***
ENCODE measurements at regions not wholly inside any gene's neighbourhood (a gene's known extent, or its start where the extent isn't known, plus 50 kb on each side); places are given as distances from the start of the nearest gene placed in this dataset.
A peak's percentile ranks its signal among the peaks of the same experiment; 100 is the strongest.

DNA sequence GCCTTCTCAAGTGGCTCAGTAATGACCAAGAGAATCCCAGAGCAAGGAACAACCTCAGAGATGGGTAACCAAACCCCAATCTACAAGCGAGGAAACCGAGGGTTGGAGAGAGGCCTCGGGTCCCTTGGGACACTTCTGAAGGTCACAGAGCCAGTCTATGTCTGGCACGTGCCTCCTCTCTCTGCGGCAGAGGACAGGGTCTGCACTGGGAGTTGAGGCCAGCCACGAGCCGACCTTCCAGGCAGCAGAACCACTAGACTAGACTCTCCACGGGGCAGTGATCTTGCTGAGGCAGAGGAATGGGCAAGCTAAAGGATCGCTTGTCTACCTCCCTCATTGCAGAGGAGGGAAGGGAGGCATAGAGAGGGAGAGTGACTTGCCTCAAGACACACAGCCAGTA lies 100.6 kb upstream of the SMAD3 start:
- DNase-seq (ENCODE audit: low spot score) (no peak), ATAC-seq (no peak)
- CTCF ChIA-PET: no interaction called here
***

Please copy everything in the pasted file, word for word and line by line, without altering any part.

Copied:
ENCODE measurements at regions not wholly inside any gene's neighbourhood (a gene's known extent, or its start where the extent isn't known, plus 50 kb on each side); places are given as distances from the start of the nearest gene placed in this dataset.
A peak's percentile ranks its signal among the peaks of the same experiment; 100 is the strongest.

DNA sequence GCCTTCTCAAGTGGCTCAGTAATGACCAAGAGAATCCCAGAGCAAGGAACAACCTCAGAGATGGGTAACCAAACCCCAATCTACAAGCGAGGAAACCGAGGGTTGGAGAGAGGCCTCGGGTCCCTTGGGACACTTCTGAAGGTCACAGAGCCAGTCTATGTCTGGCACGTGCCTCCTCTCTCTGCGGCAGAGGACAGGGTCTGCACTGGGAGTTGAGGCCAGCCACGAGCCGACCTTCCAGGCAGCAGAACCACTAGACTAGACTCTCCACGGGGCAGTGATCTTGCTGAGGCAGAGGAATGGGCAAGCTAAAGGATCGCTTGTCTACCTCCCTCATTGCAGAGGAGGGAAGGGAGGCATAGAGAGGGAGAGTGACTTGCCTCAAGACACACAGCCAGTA lies 100.6 kb upstream of the SMAD3 start:
- DNase-seq (ENCODE audit: low spot score) (no peak), ATAC-seq (no peak)
- CTCF ChIA-PET: no interaction called here